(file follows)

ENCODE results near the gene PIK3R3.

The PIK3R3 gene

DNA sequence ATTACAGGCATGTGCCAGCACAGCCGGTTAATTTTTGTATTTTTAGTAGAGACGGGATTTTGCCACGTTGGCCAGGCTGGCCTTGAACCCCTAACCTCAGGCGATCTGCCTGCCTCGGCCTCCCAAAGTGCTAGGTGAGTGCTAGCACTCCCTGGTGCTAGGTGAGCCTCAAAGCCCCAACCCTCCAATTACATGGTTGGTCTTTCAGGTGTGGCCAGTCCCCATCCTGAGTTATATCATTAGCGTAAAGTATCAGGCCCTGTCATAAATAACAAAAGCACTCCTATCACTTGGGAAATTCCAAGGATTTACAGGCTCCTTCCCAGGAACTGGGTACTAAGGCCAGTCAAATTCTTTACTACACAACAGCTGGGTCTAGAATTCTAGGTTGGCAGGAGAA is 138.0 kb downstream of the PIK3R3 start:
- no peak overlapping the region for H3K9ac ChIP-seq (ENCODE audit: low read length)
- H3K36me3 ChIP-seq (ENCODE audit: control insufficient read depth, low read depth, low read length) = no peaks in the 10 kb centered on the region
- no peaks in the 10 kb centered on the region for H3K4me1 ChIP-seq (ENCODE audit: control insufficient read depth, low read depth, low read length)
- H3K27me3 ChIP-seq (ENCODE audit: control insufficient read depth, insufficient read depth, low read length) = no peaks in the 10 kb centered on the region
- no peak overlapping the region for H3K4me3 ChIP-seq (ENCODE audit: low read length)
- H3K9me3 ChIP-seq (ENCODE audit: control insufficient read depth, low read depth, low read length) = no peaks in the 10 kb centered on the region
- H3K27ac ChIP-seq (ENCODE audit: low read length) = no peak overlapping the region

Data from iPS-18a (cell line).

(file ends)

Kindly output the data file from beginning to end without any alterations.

ENCODE results near the gene PIK3R3.

The PIK3R3 gene

DNA sequence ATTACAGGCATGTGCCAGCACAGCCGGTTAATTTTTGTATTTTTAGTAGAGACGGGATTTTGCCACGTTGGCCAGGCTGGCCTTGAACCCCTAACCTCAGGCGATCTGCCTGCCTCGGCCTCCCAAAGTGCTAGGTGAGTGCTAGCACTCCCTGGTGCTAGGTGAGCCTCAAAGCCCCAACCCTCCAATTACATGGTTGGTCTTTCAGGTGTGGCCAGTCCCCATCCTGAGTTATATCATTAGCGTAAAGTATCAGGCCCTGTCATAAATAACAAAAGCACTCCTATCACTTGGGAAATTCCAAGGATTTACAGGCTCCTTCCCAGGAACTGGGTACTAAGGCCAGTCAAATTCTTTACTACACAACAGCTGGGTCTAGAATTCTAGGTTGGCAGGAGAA is 138.0 kb downstream of the PIK3R3 start:
- no peak overlapping the region for H3K9ac ChIP-seq (ENCODE audit: low read length)
- H3K36me3 ChIP-seq (ENCODE audit: control insufficient read depth, low read depth, low read length) = no peaks in the 10 kb centered on the region
- no peaks in the 10 kb centered on the region for H3K4me1 ChIP-seq (ENCODE audit: control insufficient read depth, low read depth, low read length)
- H3K27me3 ChIP-seq (ENCODE audit: control insufficient read depth, insufficient read depth, low read length) = no peaks in the 10 kb centered on the region
- no peak overlapping the region for H3K4me3 ChIP-seq (ENCODE audit: low read length)
- H3K9me3 ChIP-seq (ENCODE audit: control insufficient read depth, low read depth, low read length) = no peaks in the 10 kb centered on the region
- H3K27ac ChIP-seq (ENCODE audit: low read length) = no peak overlapping the region

Data from iPS-18a (cell line).